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Handout/DNCC via Getty Images // Greg Nash-Pool/Getty Images

After a year defined by the pandemic that killed over 300 thousand Americans and upended daily life and livelihood in the United States, the first vaccines for the virus are steadily being administered.

Frontline health workers and the elderly are among the highest priority groups to receive the first doses, but they've also been extended to members of Congress, after the Capitol doctor urged elected officials to take it to ensure the continuity of government.

Like the virus itself, discourse around the vaccine has been fraught with conspiracy theories and outright lies about its effectiveness and safety, with far-right Fox News host Tucker Carlson amplifying them to his millions of viewers. Meanwhile, far-right internet circles claiming the vaccine is a secret way for the government to implant microchips into its citizens.

To counter some of these rumors and other, more reasonable points of skepticism, Congresswoman Alexandria Ocasio-Cortez (D-NY) took to Instagram where she posted footage of her receiving the vaccine and answering questions about it from her millions of followers.

Ocasio-Cortez, whose passion for microbiology earned her a second place prize in an international high school science fair, explained to her followers how mRNA vaccines work and why it didn't put them at risk of contracting the virus.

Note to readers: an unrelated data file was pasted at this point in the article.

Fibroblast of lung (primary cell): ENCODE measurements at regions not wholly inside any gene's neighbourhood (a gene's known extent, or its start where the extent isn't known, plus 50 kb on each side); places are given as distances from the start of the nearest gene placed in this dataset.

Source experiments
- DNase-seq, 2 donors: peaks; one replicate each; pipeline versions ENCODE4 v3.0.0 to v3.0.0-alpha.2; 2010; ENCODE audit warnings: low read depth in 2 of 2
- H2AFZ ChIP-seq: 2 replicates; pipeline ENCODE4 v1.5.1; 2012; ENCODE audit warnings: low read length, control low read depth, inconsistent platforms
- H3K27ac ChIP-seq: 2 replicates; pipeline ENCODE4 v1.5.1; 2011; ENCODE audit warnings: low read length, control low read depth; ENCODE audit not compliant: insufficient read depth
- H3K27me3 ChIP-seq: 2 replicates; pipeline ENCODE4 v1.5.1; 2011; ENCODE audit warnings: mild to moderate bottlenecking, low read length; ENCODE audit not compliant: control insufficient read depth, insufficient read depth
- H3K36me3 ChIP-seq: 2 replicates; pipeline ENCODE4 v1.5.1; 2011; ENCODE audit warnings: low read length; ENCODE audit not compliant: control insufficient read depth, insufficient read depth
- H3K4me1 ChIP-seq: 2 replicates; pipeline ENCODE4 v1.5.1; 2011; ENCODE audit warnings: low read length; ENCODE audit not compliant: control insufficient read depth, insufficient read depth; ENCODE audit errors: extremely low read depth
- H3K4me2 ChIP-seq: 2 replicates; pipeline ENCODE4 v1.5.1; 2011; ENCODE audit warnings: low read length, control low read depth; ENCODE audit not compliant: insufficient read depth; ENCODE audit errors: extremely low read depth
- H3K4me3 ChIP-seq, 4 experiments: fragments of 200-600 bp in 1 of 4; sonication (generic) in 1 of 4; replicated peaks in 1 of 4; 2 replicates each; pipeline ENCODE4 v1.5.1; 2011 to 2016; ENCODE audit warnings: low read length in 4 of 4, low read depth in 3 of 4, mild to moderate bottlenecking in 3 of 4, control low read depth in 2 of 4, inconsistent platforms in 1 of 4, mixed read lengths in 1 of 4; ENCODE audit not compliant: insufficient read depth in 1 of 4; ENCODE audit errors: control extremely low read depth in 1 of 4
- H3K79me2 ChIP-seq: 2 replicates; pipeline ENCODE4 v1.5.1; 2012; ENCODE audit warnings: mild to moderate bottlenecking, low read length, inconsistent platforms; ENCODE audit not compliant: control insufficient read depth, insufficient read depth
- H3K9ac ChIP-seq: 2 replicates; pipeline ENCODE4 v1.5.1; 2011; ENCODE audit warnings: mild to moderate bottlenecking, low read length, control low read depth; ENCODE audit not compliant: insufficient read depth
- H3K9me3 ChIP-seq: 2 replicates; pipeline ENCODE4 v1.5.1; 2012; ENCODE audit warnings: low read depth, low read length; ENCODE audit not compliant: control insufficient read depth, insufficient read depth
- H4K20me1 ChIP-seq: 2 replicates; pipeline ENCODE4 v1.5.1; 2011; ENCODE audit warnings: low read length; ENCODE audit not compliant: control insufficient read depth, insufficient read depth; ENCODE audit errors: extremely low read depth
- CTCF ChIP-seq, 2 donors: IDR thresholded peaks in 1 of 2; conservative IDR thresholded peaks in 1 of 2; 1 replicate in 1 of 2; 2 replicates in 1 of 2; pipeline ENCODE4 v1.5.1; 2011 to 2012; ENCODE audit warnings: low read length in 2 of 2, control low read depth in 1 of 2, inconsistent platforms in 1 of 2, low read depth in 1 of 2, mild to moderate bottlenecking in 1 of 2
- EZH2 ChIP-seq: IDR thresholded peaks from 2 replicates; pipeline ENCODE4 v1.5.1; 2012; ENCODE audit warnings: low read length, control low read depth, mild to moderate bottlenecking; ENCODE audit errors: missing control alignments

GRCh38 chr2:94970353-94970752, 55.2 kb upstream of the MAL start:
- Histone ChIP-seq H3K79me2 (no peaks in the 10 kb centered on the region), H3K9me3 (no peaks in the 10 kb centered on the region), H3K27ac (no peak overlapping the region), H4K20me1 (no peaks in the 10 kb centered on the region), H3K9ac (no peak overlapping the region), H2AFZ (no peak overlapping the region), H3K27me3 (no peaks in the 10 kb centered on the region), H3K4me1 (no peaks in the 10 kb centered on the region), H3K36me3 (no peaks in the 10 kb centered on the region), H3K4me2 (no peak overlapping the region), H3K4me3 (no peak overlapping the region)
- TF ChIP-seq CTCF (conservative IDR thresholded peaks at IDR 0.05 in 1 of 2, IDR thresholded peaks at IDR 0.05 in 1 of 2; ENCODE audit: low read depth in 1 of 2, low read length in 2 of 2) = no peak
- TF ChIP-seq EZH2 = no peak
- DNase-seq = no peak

Senator Rand Paul (R-KY) tried to call out the Congresswoman's reception of the vaccine to justify his own decision not to take it.

Paul said that members of Congress should be among the last to receive the vaccine, with those most vulnerable to the virus receiving it first.

Senator Paul has frequently pushed conspiracy theories regarding the virus and railed against safety measures that would've slowed its spread. Paul's amplification of lies surrounding the virus contributed to a collective dismissal of its threat among the right.

He went on to say that Ocasio-Cortez and young, healthy people like her should be among the last to receive the vaccine.

Ocasio-Cortez pointed out that skepticism of the vaccine—like the kind fomented by Paul himself—necessitated showing her constituents and Americans across the country that she had enough faith in the vaccine's effectiveness to take it herself.


The Congresswoman received widespread praise for yet another rebuttal to Republican talking points.





They echoed her criticisms of Paul.



They also noted that Paul didn't publicly rebuke his colleague, Senator Marco Rubio (R-FL)—who was also among the Congress members to receive the vaccine.



The vaccine isn't expected to be widely available until spring of next year at the earliest.